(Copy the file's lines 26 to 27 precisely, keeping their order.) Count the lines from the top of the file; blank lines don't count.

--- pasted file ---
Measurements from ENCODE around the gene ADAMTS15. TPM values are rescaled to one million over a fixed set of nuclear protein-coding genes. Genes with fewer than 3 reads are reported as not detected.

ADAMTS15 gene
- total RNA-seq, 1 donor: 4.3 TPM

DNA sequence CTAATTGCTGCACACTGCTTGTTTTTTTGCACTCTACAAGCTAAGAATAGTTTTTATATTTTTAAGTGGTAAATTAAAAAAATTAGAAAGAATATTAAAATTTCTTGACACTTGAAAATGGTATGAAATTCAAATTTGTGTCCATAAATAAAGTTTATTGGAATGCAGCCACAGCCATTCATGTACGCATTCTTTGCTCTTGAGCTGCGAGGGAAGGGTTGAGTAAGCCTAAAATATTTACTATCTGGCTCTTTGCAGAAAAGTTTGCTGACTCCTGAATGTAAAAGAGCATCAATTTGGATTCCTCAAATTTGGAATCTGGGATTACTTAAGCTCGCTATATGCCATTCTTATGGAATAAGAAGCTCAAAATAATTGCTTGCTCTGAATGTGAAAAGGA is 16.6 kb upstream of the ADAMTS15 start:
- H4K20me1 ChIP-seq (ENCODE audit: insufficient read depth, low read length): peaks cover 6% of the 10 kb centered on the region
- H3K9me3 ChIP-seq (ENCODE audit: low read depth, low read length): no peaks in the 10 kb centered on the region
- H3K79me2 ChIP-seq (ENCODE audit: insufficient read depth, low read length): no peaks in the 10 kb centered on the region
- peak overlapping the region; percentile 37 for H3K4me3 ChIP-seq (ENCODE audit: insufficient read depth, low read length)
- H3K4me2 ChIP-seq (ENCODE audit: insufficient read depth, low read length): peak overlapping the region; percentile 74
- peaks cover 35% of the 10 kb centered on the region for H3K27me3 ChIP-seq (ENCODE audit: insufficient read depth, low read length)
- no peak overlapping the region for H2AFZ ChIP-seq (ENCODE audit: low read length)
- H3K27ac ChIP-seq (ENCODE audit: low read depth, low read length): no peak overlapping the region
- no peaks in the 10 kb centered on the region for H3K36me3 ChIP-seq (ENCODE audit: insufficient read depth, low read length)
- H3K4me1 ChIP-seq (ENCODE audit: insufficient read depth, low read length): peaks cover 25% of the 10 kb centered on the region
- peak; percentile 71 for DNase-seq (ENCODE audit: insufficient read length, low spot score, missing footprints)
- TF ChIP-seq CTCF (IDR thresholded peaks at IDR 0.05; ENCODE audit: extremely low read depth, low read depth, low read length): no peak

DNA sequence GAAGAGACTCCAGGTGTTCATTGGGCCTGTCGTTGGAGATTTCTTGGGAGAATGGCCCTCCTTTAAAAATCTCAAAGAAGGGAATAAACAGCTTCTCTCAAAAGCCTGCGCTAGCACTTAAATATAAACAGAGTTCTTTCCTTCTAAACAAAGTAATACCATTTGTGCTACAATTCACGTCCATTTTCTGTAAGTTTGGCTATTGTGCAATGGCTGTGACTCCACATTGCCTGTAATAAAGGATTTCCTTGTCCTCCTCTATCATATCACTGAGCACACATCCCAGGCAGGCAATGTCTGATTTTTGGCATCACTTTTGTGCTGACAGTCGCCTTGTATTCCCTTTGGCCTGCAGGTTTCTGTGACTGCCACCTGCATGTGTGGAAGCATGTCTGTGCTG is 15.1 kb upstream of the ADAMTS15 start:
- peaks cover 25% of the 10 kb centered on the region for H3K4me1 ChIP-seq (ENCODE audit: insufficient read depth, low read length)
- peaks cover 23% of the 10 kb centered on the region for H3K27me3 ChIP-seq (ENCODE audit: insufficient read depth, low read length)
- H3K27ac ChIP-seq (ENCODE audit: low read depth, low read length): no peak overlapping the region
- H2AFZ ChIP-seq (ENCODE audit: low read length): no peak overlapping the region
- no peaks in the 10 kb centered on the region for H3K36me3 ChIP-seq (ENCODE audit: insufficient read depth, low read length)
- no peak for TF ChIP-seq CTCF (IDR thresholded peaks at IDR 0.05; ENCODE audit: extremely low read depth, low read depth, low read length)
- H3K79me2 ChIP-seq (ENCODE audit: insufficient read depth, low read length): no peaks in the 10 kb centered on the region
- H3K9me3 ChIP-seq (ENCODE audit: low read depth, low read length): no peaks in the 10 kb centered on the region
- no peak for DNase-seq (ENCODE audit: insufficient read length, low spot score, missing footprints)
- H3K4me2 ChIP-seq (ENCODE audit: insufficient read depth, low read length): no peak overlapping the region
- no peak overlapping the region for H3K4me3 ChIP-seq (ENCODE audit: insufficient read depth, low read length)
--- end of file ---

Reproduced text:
- no peak for DNase-seq (ENCODE audit: insufficient read length, low spot score, missing footprints)
- H3K4me2 ChIP-seq (ENCODE audit: insufficient read depth, low read length): no peak overlapping the region